Review AMD's new budget processor, the Sempron, has finally arrived. The speculations behind what the Sempron would be were confusing and didn't seem to make sense at the time, and it's still not quite clear why AMD has released some of the models, writes Lars-Goran Nilsson.
A range of different speed chips were made available at launch starting at 2200+ and going up to 2800+ in even 100+ ratings except for a 2700+ which is missing from the final line-up. All of these processors are for the older Socket A platform and are more or less re-badged Thoroughbred-B core Athlon XPs. The difference is the speed rating, as the 2800+ Sempron has an actual clock speed of 2GHz whereas the 2800+ Athlon XP is clocked at 2.083GHz.
Reusing older technology makes sense for a budget part, but it does feel a little cheap. That said, since Sempron is going head to head with Intel's Celeron processors it's not hard to see why AMD has taken this route as the fastest Celeron D, the 335, is only clocked at 2.8GHz.
The war of the budget processors has been going on for some time and Intel started it all a very long time ago with the introduction of its SX range of 486 CPUs that removed the maths co-processor in order to cut costs. But the Celeron processors are much more recent, dating back to the days of the Pentium II. The original Celeron processor was not a great hit for Intel as it completely lacked L2 cache, making it a poor performer. Intel quickly addressed this issue by producing the Celeron A chip, which sported half the L2 cache of the Pentium II.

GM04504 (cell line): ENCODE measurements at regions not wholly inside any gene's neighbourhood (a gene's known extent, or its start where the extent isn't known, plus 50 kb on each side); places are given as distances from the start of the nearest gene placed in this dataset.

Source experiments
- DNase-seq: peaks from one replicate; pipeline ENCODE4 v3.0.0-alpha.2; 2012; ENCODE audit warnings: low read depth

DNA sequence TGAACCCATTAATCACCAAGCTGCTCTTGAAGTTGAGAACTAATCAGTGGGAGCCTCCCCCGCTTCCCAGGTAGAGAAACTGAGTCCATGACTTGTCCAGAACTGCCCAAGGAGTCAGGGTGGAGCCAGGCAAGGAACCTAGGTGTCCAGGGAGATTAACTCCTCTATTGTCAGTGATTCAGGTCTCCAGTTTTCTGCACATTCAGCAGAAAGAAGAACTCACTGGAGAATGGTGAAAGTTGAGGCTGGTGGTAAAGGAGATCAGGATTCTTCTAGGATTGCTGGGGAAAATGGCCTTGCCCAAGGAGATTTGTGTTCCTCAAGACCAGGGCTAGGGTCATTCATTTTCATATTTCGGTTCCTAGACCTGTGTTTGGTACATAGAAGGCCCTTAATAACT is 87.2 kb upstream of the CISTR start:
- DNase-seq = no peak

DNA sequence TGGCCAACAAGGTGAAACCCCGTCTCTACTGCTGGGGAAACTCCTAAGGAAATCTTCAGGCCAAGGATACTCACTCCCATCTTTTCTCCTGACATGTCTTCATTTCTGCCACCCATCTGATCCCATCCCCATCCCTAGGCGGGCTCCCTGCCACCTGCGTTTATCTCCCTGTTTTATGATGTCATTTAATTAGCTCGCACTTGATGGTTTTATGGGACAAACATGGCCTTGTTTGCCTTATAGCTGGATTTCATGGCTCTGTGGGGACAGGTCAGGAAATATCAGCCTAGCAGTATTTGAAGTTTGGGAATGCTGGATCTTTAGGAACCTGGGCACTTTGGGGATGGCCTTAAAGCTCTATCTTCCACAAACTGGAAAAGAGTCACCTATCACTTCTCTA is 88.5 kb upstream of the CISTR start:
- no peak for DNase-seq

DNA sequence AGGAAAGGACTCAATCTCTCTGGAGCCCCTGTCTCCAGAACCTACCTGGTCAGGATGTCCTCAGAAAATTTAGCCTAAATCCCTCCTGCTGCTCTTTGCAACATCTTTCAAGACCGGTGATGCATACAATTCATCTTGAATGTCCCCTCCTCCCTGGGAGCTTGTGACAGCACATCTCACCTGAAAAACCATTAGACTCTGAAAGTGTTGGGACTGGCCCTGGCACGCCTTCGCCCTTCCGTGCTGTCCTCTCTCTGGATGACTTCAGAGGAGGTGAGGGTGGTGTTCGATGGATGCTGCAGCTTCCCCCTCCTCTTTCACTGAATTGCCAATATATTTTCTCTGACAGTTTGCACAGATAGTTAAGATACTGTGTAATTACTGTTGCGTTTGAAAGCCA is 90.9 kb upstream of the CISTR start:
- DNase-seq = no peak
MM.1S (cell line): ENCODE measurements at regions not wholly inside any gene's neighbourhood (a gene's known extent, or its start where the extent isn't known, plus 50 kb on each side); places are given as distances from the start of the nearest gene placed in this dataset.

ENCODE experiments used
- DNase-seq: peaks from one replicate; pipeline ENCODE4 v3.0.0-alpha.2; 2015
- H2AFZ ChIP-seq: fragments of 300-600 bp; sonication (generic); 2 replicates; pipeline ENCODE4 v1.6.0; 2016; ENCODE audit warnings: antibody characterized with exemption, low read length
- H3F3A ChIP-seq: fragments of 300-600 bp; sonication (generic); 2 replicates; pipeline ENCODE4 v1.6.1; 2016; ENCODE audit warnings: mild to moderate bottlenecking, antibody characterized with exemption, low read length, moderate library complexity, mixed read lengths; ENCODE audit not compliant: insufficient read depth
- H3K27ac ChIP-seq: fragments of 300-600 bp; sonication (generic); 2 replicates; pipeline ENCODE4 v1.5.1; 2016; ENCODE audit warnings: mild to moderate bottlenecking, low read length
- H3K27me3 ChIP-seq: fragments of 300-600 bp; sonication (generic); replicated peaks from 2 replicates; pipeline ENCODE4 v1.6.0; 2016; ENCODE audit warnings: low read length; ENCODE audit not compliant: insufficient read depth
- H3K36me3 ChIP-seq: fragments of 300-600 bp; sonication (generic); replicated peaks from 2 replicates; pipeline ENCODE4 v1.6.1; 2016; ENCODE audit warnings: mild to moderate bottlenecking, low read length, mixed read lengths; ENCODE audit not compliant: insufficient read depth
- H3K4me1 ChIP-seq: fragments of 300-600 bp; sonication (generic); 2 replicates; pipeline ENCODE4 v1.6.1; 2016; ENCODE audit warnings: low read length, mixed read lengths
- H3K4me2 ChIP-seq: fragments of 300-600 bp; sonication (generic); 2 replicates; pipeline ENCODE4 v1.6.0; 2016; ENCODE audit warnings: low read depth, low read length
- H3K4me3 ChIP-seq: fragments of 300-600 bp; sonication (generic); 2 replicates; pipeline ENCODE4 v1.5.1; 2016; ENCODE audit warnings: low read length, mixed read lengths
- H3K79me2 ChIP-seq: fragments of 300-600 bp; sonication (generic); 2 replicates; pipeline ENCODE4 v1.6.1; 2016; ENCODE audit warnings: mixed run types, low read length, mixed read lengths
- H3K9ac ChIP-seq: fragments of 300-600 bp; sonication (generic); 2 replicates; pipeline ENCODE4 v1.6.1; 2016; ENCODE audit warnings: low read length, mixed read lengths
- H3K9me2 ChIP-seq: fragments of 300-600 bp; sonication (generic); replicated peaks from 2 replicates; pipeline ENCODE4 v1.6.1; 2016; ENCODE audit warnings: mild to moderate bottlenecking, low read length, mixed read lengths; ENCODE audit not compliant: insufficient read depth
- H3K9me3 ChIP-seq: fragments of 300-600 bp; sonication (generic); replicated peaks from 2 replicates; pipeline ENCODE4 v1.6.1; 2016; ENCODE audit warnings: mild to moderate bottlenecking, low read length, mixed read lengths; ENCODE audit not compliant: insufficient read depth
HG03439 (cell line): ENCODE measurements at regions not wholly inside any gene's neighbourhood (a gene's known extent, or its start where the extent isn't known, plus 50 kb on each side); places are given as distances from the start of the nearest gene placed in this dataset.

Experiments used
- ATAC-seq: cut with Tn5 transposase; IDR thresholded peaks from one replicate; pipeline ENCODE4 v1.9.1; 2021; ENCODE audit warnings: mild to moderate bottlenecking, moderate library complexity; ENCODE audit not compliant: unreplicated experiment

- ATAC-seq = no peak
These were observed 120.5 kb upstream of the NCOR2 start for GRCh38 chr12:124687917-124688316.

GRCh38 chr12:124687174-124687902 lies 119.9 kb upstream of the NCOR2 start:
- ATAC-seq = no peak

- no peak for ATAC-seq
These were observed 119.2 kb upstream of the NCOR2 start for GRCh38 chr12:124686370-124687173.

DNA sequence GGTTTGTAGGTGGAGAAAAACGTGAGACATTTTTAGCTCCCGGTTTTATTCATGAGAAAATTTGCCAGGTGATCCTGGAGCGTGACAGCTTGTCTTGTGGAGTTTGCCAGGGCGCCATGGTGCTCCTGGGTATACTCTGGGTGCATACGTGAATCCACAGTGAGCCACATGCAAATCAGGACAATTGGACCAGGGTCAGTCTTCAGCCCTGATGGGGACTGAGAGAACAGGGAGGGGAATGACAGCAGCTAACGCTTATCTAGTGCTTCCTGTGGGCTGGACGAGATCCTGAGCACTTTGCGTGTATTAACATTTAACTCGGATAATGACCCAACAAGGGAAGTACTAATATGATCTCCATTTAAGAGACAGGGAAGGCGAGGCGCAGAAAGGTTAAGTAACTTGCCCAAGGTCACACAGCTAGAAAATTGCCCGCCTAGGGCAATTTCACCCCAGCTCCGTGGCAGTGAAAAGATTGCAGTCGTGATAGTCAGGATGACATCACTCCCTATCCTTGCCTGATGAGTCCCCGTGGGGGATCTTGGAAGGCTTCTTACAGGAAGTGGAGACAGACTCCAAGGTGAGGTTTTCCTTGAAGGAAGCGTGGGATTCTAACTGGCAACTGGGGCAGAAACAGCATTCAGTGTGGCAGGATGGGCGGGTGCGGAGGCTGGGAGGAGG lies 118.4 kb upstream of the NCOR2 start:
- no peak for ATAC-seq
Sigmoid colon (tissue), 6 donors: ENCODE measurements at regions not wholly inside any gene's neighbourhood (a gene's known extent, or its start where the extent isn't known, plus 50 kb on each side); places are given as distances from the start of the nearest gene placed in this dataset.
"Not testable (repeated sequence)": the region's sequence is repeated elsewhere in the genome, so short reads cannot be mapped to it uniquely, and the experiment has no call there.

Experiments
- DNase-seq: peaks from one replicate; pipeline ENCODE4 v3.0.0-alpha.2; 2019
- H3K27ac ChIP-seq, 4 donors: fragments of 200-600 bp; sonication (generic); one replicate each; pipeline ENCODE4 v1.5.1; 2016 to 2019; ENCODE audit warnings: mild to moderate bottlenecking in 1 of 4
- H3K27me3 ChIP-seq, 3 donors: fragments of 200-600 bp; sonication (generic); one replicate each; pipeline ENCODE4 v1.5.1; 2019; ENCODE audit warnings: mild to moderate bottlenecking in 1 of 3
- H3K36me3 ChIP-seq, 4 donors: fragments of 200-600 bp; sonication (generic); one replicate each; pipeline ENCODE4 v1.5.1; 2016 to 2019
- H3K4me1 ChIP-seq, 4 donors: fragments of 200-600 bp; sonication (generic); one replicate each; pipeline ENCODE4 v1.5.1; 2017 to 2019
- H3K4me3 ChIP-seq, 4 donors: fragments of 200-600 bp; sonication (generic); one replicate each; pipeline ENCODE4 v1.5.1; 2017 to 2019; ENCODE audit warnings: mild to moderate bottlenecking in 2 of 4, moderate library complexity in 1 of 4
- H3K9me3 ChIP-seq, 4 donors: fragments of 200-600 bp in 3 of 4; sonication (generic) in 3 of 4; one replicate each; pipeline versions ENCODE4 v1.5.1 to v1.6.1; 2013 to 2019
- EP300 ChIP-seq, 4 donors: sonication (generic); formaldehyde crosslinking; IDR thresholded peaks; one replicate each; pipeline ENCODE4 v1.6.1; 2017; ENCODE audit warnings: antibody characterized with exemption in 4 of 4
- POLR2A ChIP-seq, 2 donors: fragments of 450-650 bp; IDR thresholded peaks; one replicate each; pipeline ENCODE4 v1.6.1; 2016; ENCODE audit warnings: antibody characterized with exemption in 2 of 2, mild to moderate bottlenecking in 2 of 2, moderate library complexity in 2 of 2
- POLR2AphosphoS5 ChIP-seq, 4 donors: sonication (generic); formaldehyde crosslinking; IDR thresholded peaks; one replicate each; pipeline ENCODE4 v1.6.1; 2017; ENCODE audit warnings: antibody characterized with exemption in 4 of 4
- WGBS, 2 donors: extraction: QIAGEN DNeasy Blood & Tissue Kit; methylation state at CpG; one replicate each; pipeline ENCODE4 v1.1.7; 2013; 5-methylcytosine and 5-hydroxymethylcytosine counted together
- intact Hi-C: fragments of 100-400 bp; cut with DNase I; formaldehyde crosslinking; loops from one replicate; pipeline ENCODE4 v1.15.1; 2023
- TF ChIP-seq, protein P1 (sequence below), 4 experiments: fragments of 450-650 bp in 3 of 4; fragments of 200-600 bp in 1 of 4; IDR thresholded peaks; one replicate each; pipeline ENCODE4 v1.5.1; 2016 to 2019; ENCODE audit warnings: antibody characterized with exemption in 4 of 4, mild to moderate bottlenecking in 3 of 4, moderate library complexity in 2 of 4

But Intel was on its own with a budget processor until AMD introduced Socket A. In addition to moving the Athlon processor from Slot A to the new socket, AMD also introduced the Duron, which is the father of the Sempron. The Duron was a cut-down version of the Athlon with less cache memory, much like Intel's Celeron processor.
However, the Sempron is a completely different animal to the Duron as the Socket A variety runs at 333MHz bus speed and features 256KB L2 cache memory - the same amount as the previous generations of Athlon XP processors. As with all Athlon processors the Level 1 cache is a generous 128KB. The Barton core was given a boost to 512KB to improve the performance when Intel upped the cache memory in the Pentium 4 processors.
There is, however, one Sempron chip that we haven't touched on yet and that's the 3100+ which doesn't have anything in common with the others apart from its name. The 3100+ is a cut down version of the Athlon 64 processors and is designed to fit in Socket 754 motherboards. It's clocked at a mere 1.8GHz, which is the same speed as the 2800+ Athlon 64, although the L2 cache has been cut from 512KB for the Athlon 64 to 256KB as with the other Sempron processors.
There's one other difference between the Sempron 3100+ and the Athlon 64 - it lacks support for 64-bit operating systems. Now this is probably not an issue for most people, especially since budget users are going to be running 32-bit operating systems for some time yet. But the reason that AMD has done this is not quite clear, apart from the fact that it doesn't want people to purchase the Sempron in favour of its Athlon 64 processors.
Sadly, AMD didn't send us a 3100+ for testing, so we're stuck with a 2800+ for this review.
On a quick side note, AMD will also be shipping mobile Semprons, but all of these are based on the Socket-754 platform.